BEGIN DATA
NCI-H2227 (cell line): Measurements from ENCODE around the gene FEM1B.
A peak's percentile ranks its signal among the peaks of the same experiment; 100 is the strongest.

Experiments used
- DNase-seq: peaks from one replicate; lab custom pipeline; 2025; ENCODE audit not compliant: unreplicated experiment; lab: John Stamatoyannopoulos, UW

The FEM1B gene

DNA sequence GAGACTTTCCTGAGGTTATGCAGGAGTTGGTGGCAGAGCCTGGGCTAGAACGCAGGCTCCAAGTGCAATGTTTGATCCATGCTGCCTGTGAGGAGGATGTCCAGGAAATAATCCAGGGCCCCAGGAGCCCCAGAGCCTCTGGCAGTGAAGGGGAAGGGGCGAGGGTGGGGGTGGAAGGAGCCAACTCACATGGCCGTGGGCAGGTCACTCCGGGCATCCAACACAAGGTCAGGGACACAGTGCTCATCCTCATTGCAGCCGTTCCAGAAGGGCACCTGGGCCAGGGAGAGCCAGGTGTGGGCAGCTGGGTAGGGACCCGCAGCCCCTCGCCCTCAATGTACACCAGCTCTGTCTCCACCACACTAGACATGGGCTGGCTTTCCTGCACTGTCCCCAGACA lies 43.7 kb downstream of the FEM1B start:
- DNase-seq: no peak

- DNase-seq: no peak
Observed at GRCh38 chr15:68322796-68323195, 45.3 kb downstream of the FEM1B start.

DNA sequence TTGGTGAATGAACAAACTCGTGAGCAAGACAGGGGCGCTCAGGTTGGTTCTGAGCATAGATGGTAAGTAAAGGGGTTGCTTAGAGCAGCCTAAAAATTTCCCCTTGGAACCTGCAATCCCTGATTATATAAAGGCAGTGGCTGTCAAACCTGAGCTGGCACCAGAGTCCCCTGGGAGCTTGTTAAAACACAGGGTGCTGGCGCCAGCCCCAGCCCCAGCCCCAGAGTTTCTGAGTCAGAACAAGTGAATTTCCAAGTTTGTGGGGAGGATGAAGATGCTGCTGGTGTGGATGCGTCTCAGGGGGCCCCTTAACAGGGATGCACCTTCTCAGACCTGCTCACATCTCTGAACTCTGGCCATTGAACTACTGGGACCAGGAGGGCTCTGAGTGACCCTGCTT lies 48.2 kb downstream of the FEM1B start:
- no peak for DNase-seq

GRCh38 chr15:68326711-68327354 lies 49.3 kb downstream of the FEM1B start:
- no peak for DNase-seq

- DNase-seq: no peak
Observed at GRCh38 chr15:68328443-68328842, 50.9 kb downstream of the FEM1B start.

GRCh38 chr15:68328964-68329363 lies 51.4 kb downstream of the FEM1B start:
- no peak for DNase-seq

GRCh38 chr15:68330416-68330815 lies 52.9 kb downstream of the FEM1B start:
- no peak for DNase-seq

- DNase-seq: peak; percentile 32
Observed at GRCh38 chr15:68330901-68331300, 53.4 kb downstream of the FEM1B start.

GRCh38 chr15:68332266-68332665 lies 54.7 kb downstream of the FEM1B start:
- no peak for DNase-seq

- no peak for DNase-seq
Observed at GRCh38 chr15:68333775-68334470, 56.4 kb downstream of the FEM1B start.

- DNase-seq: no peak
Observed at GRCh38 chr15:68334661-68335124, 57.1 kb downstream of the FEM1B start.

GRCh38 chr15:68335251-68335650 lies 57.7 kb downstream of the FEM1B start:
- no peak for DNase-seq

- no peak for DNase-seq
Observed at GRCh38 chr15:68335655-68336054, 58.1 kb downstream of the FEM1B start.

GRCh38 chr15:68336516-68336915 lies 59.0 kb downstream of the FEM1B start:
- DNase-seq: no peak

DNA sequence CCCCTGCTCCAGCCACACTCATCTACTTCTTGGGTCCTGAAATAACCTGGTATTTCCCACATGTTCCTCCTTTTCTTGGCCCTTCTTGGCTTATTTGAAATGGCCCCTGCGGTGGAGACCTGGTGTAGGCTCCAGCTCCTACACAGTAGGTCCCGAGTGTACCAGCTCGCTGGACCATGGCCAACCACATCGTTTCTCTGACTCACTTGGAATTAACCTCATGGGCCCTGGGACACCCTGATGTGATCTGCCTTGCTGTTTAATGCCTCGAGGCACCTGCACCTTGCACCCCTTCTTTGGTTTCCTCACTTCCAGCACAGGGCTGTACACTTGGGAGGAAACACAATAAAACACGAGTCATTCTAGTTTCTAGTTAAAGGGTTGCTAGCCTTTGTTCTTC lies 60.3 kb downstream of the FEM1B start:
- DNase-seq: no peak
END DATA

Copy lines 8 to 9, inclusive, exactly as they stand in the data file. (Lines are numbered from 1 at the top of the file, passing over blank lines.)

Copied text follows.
- DNase-seq: no peak
Observed at GRCh38 chr15:68322796-68323195, 45.3 kb downstream of the FEM1B start.